... Unknown to me as he cooked the breakfast.) Then we fished the mile's length of the pier In a gale full of warmth and moisture Which blew the gulls about like confetti, And flapped like a flag the linen duster Of a fisherman who paced the pier— (Charley called him Rip Van Winkle). The only thing that could be better Than this day on the pier Would be its counterpart in heaven, As Swedenborg would say— Charley is fishing somewhere now, ...
— Toward the Gulf • Edgar Lee Masters

... old Van Winkle; "vat is dis?—it is too ped! King Jorje is forget himsel. I should not vonder we ...
— Canada and the Canadians, Vol. 2 • Richard Henry Bonnycastle

... certainly does look a little bit ominous 360 When he gets under way with ton d'apameibomenos. (Here a something occurs which I'll just clap a rhyme to, And say it myself, ere a Zoilus have time to,— Any author a nap like Van Winkle's may take, If he only contrive to keep readers awake, But he'll very soon find himself laid on the shelf, If they fall a-nodding when he ...
— The Complete Poetical Works of James Russell Lowell • James Lowell

... your own country, you know, though it pleases you to make yourself out a—a kind of medical Rip Van Winkle. In June last year—when I did not guess that I should ever know you—I heard a woman say: 'If Owen had been here, the child wouldn't have died.' And the woman was your sister-in-law, ...
— The Dop Doctor • Clotilde Inez Mary Graves

... boyhood's and young manhood's life. Here I heard the English actor, Anderson, in "Charles de Moor," and in the fine part of "Gisippus." Here I heard Fanny Kemble, Charlotte Cushman, the Seguins, Daddy Rice, Hackett as Falstaff, Nimrod Wildfire, Rip Van Winkle, and in his Yankee characters. (See pages 19, 20, "Specimen Days.") It was here (some years later than the date in the headline) I also heard Mario many times, and at his best. In such parts as Gennaro, in "Lucrezia Borgia," he was ...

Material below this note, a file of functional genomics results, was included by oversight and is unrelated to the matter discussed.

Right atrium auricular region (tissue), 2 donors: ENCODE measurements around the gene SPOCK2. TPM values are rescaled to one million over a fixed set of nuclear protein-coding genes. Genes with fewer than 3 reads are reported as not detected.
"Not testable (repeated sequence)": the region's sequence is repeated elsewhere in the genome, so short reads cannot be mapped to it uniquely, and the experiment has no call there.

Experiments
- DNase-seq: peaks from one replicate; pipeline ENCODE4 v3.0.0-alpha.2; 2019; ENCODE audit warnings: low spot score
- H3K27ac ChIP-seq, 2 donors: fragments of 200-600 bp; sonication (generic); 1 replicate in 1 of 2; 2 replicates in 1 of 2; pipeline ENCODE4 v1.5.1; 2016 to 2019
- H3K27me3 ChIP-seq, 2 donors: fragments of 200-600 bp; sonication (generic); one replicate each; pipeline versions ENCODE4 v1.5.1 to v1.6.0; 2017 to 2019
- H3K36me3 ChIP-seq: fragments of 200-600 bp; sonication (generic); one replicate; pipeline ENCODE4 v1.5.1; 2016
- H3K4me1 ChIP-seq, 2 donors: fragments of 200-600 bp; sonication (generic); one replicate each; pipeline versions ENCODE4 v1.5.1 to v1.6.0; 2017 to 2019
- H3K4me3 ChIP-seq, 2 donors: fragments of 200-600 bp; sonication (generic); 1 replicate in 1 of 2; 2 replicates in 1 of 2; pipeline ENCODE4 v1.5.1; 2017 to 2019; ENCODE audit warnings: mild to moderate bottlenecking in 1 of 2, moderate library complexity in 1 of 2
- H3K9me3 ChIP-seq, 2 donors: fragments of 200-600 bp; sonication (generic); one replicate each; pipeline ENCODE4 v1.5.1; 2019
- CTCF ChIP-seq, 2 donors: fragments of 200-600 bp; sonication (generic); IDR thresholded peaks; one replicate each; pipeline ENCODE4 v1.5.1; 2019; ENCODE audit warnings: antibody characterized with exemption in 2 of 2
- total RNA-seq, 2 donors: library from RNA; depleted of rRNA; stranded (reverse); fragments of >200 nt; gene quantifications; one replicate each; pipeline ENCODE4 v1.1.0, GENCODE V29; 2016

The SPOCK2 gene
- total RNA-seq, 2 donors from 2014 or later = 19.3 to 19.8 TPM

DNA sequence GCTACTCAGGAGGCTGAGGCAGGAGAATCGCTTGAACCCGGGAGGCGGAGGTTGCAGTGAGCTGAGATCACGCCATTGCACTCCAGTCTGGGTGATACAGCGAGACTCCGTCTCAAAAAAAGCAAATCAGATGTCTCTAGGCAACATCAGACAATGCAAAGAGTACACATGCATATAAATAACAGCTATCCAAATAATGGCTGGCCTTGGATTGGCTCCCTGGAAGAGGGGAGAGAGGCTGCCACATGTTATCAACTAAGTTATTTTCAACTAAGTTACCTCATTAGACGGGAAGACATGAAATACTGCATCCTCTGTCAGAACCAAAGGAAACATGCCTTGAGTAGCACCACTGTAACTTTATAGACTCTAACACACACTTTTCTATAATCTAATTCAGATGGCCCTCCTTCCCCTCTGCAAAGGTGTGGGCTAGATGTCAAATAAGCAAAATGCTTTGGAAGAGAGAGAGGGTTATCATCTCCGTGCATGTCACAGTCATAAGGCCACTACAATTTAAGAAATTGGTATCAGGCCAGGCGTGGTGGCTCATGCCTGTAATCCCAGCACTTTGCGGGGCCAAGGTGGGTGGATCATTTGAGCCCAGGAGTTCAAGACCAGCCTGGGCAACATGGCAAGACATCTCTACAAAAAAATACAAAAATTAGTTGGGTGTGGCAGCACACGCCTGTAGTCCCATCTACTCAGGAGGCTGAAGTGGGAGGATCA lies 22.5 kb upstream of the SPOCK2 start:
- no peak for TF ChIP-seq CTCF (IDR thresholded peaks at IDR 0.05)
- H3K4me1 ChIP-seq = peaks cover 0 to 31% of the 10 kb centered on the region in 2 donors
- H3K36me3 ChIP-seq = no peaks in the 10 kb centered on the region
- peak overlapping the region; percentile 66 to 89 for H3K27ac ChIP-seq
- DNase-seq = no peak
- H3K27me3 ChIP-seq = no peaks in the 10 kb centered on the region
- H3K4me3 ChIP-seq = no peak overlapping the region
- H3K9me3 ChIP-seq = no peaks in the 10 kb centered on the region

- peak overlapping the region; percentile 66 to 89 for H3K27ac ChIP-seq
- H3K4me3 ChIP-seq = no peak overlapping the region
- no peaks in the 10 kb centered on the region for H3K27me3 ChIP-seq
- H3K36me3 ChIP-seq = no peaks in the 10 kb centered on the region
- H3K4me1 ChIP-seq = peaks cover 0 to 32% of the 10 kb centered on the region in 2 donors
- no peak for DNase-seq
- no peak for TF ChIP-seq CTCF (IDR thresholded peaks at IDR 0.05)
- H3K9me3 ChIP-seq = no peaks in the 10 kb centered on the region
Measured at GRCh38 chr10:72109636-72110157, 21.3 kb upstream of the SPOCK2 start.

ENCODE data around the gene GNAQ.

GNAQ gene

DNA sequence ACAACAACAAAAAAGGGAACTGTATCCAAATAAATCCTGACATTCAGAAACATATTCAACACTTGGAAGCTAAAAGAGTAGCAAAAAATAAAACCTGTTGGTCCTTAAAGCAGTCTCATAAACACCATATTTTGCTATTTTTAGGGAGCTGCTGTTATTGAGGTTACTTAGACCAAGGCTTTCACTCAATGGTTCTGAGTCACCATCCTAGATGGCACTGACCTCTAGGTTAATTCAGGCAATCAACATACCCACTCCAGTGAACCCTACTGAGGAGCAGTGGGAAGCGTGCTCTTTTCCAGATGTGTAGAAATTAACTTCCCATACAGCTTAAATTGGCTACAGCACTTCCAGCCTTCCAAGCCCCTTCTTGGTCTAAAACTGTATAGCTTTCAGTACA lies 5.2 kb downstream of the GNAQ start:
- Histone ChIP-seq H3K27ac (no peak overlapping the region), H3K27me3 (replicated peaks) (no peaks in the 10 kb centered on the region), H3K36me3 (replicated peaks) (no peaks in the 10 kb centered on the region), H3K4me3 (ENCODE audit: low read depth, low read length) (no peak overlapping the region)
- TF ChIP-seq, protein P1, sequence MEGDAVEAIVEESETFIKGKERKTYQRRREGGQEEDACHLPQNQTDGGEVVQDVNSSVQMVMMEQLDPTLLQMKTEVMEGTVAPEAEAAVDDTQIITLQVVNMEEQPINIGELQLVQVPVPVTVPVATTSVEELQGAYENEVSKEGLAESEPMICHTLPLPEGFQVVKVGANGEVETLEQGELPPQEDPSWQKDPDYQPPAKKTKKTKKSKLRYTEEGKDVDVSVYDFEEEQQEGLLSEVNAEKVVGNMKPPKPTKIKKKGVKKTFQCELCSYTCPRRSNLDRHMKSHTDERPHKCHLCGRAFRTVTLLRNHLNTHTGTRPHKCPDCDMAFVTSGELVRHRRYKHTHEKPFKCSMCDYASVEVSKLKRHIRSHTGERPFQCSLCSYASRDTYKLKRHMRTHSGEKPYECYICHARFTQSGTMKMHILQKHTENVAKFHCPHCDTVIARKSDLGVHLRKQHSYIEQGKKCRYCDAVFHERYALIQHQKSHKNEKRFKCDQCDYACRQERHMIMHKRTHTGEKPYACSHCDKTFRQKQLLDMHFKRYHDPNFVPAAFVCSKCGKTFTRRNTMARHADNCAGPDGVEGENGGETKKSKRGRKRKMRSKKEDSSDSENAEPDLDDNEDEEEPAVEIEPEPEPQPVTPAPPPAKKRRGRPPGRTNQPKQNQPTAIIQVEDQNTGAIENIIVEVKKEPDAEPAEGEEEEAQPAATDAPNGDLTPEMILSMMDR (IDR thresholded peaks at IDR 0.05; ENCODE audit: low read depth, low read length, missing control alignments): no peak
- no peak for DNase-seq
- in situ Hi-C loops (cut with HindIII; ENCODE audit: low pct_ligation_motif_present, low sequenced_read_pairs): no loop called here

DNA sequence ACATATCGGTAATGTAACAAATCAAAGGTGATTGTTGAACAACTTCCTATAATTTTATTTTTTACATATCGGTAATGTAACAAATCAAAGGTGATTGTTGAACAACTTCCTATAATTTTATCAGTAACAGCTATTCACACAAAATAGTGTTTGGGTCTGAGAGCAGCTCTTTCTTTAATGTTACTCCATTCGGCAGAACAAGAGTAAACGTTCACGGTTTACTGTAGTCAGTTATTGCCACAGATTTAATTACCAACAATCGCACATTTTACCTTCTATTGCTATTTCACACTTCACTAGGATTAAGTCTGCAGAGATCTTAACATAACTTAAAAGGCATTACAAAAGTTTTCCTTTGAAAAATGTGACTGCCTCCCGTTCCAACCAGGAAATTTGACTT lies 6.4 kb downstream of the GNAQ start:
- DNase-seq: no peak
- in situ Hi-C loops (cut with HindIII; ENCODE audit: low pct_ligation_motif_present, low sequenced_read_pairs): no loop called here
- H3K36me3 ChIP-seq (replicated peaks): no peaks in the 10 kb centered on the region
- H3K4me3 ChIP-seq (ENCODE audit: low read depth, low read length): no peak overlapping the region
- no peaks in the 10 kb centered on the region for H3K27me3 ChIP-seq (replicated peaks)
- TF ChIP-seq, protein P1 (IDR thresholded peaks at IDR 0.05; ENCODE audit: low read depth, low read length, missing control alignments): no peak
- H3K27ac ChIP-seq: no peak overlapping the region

— Complete Prose Works - Specimen Days and Collect, November Boughs and Goodbye My Fancy • Walt Whitman

... occasion I saw his self-possession tried in a different way. We were dining with a gentleman who had overpartaken of his own hospitality. Mr. Murat Halstead was of the company. There was also a German of distinction, whose knowledge of English was limited. The Rip Van Winkle craze was at its height. After sufficiently impressing the German with the rare opportunity he was having in meeting a man so famous as Mr. Jefferson, our host, encouraged by Mr. Halstead, and I am afraid not ...
— Marse Henry, Complete - An Autobiography • Henry Watterson

... Mannering said. "I was made to feel for an hour or so like a Rip van Winkle with the cobwebs hanging about me—Rip van Winkle looking out upon ...
— A Lost Leader • E. Phillips Oppenheim

... Winkle, one of the Pickwickians, is a mild and foolish boaster, who pretends that he can do things he cannot. He pretends to be able to shoot and succeeds only in hitting one of his friends. He pretends to skate, and this is ...
— English Literature For Boys And Girls • H.E. Marshall